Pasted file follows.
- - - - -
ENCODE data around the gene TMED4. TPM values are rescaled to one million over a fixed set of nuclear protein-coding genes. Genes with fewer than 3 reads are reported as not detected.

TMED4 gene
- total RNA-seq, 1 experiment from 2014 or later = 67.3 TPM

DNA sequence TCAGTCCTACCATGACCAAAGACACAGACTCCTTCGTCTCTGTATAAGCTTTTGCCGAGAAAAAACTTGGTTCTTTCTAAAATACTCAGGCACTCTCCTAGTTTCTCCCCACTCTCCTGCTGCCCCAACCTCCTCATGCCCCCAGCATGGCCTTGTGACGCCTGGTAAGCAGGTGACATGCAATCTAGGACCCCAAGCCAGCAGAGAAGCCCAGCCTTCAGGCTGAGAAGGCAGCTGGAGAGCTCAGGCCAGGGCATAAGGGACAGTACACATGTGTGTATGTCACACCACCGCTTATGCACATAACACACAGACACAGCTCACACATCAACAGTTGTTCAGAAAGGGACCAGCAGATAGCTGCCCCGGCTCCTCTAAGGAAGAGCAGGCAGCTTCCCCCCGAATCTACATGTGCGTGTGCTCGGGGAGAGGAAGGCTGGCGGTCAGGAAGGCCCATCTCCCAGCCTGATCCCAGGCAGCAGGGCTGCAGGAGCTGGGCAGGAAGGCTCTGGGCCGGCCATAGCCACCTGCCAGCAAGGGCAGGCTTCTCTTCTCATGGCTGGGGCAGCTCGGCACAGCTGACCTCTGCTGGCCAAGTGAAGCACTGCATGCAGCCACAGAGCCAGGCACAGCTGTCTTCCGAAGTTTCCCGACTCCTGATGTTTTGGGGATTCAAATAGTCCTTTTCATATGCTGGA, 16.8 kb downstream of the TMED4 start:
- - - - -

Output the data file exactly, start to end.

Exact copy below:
ENCODE data around the gene TMED4. TPM values are rescaled to one million over a fixed set of nuclear protein-coding genes. Genes with fewer than 3 reads are reported as not detected.

TMED4 gene
- total RNA-seq, 1 experiment from 2014 or later = 67.3 TPM

DNA sequence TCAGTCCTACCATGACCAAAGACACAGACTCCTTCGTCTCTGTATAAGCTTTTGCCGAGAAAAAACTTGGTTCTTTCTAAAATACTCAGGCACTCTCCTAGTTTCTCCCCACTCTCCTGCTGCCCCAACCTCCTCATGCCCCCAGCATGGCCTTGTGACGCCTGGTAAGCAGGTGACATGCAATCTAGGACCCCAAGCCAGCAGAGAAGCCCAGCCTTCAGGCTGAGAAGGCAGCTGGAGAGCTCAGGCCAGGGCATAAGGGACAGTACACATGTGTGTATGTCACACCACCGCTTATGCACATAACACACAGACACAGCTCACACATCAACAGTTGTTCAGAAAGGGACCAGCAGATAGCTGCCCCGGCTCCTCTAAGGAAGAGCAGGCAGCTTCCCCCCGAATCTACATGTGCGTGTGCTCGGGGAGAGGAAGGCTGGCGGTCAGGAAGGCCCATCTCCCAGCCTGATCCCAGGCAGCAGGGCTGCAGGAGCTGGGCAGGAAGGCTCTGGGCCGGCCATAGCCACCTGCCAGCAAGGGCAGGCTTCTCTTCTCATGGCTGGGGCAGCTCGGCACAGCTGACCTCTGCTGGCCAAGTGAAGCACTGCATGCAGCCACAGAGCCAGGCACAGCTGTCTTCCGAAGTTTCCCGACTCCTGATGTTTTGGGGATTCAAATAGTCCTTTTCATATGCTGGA, 16.8 kb downstream of the TMED4 start: